An Egyptian man in Saudi Arabia has been arrested after a video of him having breakfast with a woman went viral on Twitter.
In the video, a man with an Egyptian dialect eats breakfast beside a woman wearing a full face veil, who many assumed to be Saudi.
This is in contravention of the law in Saudi Arabia, where in workplaces or eateries like McDonald's and Starbucks, families and single men have to sit in different areas.
Women must sit separately from single men in these places.
They are not allowed to carry out most activities without being accompanied by their male guardians, usually a father or husband, but possibly a brother or a son.
The man was arrested by the Saudi Ministry of Labour and Social Development, who accused him of "committing several violations and taking up a post exclusively reserved for Saudis".
The Arabic hashtag "an Egyptian having breakfast with a Saudi" has been used over 113,000 times on Twitter, where it has become the centre of a cultural divide.
The view from Saudi Arabia
In the 30-second video, the man and woman briefly joke about eating their breakfast together, with nobody else invited.
But the point which has caused the most consternation comes at the end of the video, when the woman appears to feed the man.
Many Saudis on social media were highly critical of both the man and the woman, with the majority of people wondering why the man was punished instead of the woman.
"I need to understand why men are constantly punished and not women," said Twitter user Malak. "I am a Saudi [woman] and I swear I want them to punish her with him. Laughter, eating at the workplace... where are your limits?"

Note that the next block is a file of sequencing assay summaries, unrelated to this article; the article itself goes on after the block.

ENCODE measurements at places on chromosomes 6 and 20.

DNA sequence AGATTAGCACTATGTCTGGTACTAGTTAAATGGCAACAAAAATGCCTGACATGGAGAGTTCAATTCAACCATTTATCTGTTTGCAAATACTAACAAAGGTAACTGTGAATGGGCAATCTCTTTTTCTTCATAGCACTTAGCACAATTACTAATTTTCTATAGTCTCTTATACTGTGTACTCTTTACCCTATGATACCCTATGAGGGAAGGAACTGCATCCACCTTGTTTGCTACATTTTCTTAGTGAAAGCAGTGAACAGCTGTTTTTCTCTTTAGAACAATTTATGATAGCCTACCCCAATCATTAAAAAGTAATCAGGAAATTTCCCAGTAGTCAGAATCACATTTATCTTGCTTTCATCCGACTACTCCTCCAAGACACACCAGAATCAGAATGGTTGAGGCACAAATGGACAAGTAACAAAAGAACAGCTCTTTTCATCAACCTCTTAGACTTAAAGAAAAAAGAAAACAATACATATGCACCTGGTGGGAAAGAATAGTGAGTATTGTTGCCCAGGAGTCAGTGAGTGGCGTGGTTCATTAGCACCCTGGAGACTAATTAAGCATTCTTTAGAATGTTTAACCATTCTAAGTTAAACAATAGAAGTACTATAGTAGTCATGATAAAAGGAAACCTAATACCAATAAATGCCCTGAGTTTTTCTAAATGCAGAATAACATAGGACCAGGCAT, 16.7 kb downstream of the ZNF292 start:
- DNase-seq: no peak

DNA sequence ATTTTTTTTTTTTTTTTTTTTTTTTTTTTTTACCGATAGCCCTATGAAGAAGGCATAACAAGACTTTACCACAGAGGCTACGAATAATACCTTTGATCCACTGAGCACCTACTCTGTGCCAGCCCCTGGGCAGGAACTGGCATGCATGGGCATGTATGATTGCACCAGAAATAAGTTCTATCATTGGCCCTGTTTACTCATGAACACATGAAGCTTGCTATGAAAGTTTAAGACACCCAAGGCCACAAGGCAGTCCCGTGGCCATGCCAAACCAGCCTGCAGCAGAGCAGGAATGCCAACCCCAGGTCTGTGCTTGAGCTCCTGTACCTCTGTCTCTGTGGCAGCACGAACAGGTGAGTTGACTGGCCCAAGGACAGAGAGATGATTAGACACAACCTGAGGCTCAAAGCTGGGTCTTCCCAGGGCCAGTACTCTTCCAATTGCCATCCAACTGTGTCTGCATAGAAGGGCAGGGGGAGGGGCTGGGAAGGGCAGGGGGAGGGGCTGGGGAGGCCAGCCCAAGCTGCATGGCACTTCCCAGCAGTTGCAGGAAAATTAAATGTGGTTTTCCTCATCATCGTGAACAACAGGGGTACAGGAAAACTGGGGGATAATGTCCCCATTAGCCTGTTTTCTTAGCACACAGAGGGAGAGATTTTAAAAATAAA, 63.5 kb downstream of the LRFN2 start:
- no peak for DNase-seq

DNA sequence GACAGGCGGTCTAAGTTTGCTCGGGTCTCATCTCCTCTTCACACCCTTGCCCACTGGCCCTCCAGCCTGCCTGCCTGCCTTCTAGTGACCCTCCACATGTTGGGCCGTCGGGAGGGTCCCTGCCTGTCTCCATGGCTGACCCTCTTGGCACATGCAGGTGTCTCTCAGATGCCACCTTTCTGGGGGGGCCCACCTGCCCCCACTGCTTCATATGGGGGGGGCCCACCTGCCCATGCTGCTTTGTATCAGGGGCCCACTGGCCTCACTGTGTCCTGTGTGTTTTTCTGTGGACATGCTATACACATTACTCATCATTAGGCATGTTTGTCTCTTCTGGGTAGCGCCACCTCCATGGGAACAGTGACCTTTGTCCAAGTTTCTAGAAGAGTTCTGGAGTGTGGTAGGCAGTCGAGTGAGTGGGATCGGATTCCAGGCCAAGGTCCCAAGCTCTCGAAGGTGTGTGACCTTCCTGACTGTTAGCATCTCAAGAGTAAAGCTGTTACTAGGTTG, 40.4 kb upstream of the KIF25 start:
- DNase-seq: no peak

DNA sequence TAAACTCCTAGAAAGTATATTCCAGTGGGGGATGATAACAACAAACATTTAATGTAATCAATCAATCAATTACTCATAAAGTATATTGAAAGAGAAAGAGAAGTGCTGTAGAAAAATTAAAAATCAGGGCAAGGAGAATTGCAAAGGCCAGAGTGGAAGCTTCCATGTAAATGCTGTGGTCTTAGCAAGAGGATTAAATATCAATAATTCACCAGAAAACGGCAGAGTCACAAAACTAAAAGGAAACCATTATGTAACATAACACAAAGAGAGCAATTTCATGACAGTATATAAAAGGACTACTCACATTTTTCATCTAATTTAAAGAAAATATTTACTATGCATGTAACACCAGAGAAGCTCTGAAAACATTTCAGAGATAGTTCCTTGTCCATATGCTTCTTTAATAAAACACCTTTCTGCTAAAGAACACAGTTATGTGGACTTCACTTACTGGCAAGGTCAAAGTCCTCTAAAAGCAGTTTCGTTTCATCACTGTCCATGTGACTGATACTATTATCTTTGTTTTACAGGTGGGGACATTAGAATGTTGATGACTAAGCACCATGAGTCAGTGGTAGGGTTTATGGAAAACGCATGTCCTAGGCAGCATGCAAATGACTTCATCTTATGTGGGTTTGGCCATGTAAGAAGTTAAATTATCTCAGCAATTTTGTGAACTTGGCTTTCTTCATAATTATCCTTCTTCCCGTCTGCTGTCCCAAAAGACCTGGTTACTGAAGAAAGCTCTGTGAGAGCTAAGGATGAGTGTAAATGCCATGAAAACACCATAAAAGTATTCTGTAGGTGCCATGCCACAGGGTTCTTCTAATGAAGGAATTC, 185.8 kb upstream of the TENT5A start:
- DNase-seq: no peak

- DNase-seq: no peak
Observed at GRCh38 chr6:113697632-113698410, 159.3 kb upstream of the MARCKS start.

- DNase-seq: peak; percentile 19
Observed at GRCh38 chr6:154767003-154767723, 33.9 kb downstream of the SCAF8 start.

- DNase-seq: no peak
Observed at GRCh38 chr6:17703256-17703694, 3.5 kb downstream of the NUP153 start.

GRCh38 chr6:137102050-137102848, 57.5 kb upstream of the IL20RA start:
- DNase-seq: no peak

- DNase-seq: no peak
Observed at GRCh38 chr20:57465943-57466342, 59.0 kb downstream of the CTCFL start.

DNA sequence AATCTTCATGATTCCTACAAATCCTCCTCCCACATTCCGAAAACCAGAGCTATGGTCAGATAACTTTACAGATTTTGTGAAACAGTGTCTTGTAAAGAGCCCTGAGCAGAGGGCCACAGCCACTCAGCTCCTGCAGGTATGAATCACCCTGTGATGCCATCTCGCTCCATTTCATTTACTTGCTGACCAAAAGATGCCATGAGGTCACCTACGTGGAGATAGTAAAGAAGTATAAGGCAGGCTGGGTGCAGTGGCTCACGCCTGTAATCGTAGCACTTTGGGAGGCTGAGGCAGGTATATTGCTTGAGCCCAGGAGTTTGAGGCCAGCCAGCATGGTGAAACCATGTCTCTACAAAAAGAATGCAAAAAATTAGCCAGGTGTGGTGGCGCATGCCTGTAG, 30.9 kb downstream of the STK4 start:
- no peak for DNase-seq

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Some people meanwhile stressed that work relationships should transcend gender, with Twitter user Tarek Abd Alaziz calling for colleagues to be able to "joke or eat or do anything else among the general relations of humans".
But not everyone agreed, with Hammoud Alduhayian saying that "developing jobs for Saudi women among foreigners is considered an explicit breakdown of customs, traditions, and values."
The view from Egypt
In Egypt, many people reacted with surprise at the outcry from Saudi Arabia and wondered how anyone could be arrested for what they regarded as an innocuous video.
In particular, people pointed out the discrepancies between the arrest and the country's recent progression in women's rights, where women were given the right to drive in May.
Television presenter Osama Gaweesh said he was confused with the arrest, asking: "Doesn't [Saudi Crown Prince] Mohammed bin Salman want a new, open Saudi Arabia with concerts and movie theatres and beaches and a 2030 vision?"
While another Egyptian user, Sonia, called it a result of "fragile egos" amongst Saudi men.